Another very important consideration is sound. The lack of any noise is very important. Try to avoid rooms near an entrance or exit, shipping and receiving areas, as well as near an elevator, break rooms, bathroom, vending machine or any other noisy distraction. Fan noise from heating/air conditioning systems is really bad and more noticeable once we get into the editing room. Can the fans be shut off for a while? Other things that cause problems are outside noises such as construction equipment, trucks or forklifts backing up (beep, beep, beep...) lawnmowers, buses, airplanes, fire and police sirens. We can wait for a noisy motorcycle to pass, but if your location is one that is nearby a fire station or airport, you may need to reconsider whether it is prudent to shoot there, and you may have to make sure the grounds crew isn't scheduled to mow that day. Our microphones are very sensitive, and these noises will be very detrimental to the interview. Often, this rules out conducting an interview on a production floor, for example, so keep this in mind when selecting locations. Visit each location beforehand and really listen to the environment. You'll be surprised at how many noises we "overlook" just because we've learned to tune them out. Microphones don't tune them out! If you spend a bit of time pre-planning by looking at possible locations, it will help us get started more quickly on shoot day. Even more optimum is to allow us to help in that process by supplying us with photos of potential locations. Better still, we could visit your location prior to the shoot to look things over and help select the ideal locations, ensuring an excellent, problem free interview session!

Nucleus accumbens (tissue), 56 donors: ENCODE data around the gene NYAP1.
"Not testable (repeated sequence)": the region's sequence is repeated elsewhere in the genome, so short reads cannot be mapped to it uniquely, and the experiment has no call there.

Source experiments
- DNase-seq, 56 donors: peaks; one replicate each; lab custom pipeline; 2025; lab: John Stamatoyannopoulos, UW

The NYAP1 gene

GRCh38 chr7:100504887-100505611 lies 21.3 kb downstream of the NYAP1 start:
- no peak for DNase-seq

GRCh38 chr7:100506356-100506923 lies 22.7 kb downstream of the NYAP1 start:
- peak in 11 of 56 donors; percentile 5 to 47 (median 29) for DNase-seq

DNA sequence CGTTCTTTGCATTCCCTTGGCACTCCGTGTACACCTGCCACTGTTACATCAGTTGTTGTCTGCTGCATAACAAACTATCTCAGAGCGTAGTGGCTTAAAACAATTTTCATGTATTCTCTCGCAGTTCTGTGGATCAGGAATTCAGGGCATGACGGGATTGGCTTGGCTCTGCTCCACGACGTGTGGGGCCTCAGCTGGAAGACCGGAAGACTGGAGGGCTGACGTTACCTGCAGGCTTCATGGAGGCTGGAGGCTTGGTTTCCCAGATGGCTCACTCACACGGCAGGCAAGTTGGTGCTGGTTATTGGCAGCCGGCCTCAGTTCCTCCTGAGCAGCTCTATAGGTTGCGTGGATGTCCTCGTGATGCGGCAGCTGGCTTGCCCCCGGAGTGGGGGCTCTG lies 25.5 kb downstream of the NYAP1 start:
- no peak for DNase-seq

WHAT TO WEAR FOR AN INTERVIEW.